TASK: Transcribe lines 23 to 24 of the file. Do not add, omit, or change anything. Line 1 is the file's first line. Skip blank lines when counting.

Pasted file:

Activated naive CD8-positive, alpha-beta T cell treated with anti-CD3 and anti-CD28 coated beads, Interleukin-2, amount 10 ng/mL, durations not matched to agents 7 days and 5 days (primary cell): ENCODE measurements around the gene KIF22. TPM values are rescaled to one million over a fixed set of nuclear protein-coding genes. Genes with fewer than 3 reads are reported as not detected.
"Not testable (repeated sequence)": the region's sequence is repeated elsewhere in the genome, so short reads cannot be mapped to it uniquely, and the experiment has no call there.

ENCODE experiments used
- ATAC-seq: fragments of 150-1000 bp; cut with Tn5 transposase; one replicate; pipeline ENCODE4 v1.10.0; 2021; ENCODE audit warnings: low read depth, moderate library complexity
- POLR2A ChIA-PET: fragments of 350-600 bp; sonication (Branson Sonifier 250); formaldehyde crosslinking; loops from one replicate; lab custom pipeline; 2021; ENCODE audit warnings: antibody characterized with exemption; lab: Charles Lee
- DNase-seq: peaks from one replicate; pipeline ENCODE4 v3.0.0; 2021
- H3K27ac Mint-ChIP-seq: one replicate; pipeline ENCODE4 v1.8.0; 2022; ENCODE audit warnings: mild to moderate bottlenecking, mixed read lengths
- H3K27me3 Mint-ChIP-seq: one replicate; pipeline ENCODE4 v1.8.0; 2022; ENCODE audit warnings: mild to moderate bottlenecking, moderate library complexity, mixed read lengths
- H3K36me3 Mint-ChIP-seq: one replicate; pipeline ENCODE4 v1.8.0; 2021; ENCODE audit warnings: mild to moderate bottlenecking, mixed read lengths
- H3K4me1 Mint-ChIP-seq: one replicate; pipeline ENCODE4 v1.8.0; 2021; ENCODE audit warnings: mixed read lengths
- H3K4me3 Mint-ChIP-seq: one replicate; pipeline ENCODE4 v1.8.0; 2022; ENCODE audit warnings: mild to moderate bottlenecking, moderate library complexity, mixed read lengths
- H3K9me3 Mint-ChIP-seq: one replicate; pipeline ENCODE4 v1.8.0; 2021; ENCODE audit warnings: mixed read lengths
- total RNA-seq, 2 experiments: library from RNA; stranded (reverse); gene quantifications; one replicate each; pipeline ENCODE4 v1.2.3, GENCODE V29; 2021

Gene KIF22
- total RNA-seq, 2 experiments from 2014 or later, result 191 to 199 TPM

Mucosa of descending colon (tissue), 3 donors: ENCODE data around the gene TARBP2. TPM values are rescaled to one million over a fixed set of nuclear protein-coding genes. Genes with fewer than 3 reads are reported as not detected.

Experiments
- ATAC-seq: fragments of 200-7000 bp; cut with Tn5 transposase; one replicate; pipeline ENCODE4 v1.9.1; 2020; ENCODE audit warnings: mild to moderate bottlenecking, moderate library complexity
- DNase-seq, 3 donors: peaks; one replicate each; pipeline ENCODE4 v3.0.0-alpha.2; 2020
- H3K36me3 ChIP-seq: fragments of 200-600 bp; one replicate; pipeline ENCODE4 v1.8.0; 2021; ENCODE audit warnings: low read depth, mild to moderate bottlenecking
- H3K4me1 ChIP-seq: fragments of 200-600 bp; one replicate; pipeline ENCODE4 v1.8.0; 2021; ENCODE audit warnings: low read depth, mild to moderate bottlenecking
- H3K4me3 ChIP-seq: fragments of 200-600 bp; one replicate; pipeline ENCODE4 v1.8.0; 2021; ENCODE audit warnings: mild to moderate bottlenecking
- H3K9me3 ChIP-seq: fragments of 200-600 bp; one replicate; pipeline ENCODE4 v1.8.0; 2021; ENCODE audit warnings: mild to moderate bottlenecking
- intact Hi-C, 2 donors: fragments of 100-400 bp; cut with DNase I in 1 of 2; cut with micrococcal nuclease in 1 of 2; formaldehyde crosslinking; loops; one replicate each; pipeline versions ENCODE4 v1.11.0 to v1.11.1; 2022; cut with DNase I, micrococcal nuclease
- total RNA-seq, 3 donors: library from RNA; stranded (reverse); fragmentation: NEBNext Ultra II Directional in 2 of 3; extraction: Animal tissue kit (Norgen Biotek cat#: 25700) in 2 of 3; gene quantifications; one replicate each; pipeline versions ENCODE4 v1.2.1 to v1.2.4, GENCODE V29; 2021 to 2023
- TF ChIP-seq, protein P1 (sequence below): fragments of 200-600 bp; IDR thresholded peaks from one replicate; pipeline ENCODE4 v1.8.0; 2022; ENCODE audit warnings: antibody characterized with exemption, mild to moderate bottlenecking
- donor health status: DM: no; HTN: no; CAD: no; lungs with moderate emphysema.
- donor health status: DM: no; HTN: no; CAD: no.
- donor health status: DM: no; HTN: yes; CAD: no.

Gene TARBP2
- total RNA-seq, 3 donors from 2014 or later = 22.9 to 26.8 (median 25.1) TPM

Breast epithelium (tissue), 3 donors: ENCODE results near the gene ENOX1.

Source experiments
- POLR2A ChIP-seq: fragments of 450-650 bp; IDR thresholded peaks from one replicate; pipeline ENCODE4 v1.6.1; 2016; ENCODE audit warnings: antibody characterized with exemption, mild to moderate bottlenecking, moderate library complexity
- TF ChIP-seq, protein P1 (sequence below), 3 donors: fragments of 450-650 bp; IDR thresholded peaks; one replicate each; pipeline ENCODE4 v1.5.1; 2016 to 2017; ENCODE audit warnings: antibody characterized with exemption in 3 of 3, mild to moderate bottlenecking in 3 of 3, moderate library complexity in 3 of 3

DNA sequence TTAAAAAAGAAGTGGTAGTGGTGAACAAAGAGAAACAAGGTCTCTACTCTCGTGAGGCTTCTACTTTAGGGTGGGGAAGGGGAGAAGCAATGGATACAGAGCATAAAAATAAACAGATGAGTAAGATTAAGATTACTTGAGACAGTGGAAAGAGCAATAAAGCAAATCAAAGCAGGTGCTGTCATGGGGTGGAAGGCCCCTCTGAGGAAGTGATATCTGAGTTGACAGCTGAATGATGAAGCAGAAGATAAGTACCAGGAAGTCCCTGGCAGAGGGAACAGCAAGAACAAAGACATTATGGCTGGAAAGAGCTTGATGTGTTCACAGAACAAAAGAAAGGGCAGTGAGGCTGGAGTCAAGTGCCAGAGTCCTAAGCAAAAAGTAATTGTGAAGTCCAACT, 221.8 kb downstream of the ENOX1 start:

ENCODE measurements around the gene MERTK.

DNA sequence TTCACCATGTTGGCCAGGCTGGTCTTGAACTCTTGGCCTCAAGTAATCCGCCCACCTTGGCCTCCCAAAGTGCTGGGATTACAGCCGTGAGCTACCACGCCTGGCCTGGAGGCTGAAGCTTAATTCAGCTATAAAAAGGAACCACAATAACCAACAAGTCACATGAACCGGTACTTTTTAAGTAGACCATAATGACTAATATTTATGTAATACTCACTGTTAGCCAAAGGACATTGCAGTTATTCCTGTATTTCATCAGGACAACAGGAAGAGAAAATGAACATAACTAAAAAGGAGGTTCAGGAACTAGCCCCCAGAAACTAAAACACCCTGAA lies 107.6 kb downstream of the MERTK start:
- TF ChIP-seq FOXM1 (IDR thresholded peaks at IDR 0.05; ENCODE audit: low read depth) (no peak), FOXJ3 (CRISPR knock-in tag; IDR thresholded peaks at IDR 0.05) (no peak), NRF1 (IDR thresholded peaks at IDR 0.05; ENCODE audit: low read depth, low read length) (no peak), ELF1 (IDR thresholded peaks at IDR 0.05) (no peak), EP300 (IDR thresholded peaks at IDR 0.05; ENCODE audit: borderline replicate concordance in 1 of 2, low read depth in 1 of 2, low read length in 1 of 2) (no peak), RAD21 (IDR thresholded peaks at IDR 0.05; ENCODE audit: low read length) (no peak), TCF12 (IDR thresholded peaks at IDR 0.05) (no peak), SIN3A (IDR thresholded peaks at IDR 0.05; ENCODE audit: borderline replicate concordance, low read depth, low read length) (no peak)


- H3K9me3 ChIP-seq: fragments of 200-600 bp; one replicate; pipeline ENCODE4 v1.8.0; 2021; ENCODE audit warnings: mild to moderate bottlenecking
- intact Hi-C, 2 donors: fragments of 100-400 bp; cut with DNase I in 1 of 2; cut with micrococcal nuclease in 1 of 2; formaldehyde crosslinking; loops; one replicate each; pipeline versions ENCODE4 v1.11.0 to v1.11.1; 2022; cut with DNase I, micrococcal nuclease